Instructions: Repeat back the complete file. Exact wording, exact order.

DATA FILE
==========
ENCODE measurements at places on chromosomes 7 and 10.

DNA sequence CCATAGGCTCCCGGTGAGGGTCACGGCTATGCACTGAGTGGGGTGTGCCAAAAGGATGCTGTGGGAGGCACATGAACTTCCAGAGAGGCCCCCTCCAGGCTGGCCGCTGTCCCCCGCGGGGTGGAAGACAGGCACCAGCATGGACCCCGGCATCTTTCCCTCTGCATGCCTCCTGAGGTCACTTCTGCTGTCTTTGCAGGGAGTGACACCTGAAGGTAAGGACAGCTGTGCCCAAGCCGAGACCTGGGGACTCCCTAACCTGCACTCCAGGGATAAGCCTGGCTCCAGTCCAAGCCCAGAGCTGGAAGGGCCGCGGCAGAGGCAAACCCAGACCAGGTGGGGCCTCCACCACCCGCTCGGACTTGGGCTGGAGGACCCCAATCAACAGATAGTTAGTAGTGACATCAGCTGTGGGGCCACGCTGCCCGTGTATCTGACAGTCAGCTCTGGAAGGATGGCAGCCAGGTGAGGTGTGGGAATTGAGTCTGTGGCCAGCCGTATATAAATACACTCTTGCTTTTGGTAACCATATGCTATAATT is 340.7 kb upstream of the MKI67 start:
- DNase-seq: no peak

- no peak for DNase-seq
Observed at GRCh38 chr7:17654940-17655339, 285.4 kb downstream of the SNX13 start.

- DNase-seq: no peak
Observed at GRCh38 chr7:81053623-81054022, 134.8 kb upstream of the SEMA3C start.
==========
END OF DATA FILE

ENCODE measurements at places on chromosomes 7 and 10.

DNA sequence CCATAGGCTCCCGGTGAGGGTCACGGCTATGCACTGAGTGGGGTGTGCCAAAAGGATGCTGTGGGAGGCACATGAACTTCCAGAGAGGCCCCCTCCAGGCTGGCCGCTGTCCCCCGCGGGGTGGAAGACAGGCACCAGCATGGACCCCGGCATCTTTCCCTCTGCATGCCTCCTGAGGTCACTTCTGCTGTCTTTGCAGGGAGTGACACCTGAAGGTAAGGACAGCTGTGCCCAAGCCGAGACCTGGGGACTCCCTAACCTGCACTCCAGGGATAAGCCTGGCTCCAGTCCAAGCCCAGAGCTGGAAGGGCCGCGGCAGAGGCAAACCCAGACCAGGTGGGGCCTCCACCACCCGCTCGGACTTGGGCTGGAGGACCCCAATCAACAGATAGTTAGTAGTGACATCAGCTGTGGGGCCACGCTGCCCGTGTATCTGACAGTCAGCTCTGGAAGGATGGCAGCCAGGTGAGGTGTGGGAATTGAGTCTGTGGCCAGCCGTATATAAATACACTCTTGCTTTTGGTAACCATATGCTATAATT is 340.7 kb upstream of the MKI67 start:
- DNase-seq: no peak

- no peak for DNase-seq
Observed at GRCh38 chr7:17654940-17655339, 285.4 kb downstream of the SNX13 start.

- DNase-seq: no peak
Observed at GRCh38 chr7:81053623-81054022, 134.8 kb upstream of the SEMA3C start.